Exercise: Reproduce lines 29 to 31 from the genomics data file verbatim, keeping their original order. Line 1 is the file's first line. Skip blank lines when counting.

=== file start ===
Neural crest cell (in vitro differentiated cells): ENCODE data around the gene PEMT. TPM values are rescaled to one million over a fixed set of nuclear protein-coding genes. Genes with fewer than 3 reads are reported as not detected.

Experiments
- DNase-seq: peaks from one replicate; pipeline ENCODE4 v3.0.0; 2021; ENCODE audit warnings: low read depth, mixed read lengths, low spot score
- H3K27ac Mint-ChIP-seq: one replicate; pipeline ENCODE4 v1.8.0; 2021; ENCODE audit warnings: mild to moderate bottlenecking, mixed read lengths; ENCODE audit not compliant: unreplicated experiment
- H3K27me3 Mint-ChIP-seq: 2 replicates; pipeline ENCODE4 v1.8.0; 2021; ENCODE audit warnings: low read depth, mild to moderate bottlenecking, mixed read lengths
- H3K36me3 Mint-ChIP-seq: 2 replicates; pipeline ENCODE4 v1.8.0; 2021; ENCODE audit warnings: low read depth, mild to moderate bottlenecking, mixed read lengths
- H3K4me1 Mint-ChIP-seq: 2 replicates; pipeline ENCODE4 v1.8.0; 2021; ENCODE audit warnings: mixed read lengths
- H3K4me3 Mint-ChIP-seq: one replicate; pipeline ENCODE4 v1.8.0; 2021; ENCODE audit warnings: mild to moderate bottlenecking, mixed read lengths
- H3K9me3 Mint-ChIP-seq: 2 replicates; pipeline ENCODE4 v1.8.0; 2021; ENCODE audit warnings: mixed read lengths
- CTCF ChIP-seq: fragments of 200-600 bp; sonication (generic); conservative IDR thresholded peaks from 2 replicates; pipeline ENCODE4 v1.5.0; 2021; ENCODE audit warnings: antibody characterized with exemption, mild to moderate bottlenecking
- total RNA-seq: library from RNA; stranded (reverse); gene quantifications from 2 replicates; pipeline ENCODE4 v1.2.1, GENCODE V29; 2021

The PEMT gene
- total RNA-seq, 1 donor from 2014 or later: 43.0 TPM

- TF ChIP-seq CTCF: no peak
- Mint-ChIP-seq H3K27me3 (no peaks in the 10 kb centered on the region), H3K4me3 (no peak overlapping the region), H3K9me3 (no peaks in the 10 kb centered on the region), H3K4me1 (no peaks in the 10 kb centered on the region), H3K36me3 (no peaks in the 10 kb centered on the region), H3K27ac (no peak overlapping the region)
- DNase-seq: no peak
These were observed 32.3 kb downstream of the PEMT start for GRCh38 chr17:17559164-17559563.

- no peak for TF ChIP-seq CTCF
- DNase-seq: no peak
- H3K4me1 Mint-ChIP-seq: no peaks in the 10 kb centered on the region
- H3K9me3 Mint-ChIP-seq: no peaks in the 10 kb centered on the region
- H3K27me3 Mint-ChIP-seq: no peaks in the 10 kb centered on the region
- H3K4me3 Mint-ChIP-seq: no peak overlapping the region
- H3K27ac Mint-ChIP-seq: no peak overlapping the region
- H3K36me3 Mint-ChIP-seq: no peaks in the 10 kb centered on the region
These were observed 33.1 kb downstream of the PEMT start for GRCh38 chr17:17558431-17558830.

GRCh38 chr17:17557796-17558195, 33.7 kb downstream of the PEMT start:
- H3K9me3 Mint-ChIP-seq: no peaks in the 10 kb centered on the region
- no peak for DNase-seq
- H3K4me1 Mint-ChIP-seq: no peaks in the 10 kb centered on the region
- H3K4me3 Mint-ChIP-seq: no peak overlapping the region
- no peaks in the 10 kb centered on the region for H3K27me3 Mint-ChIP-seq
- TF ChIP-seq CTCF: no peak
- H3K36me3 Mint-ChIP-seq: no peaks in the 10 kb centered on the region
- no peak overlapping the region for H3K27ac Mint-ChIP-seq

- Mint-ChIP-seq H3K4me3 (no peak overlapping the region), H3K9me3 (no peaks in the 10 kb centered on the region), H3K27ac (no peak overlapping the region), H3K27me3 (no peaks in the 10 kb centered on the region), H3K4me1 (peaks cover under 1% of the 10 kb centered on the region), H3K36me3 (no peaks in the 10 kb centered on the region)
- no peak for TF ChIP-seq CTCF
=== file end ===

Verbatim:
- no peak for DNase-seq
- H3K4me1 Mint-ChIP-seq: no peaks in the 10 kb centered on the region
- H3K4me3 Mint-ChIP-seq: no peak overlapping the region